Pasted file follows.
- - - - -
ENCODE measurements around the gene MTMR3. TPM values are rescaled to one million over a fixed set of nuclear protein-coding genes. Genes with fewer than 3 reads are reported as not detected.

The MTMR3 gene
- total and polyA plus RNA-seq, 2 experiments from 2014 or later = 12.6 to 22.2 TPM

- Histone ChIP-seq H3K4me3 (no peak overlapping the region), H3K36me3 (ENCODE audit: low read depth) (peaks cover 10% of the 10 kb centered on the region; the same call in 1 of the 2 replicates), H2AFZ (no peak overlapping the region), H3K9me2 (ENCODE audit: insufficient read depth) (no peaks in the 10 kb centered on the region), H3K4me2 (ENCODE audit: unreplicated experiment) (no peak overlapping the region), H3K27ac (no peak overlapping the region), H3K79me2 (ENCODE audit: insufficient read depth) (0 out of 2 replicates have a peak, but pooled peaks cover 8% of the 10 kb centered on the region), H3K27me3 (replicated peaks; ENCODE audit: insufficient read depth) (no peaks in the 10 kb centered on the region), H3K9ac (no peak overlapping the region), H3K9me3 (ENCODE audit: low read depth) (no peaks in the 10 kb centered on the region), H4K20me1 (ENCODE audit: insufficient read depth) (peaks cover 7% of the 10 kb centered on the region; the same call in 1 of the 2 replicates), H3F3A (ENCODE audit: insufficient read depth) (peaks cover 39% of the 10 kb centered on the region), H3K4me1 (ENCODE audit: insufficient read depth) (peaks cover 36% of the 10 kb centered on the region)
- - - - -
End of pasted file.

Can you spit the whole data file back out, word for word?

ENCODE measurements around the gene MTMR3. TPM values are rescaled to one million over a fixed set of nuclear protein-coding genes. Genes with fewer than 3 reads are reported as not detected.

The MTMR3 gene
- total and polyA plus RNA-seq, 2 experiments from 2014 or later = 12.6 to 22.2 TPM

- Histone ChIP-seq H3K4me3 (no peak overlapping the region), H3K36me3 (ENCODE audit: low read depth) (peaks cover 10% of the 10 kb centered on the region; the same call in 1 of the 2 replicates), H2AFZ (no peak overlapping the region), H3K9me2 (ENCODE audit: insufficient read depth) (no peaks in the 10 kb centered on the region), H3K4me2 (ENCODE audit: unreplicated experiment) (no peak overlapping the region), H3K27ac (no peak overlapping the region), H3K79me2 (ENCODE audit: insufficient read depth) (0 out of 2 replicates have a peak, but pooled peaks cover 8% of the 10 kb centered on the region), H3K27me3 (replicated peaks; ENCODE audit: insufficient read depth) (no peaks in the 10 kb centered on the region), H3K9ac (no peak overlapping the region), H3K9me3 (ENCODE audit: low read depth) (no peaks in the 10 kb centered on the region), H4K20me1 (ENCODE audit: insufficient read depth) (peaks cover 7% of the 10 kb centered on the region; the same call in 1 of the 2 replicates), H3F3A (ENCODE audit: insufficient read depth) (peaks cover 39% of the 10 kb centered on the region), H3K4me1 (ENCODE audit: insufficient read depth) (peaks cover 36% of the 10 kb centered on the region)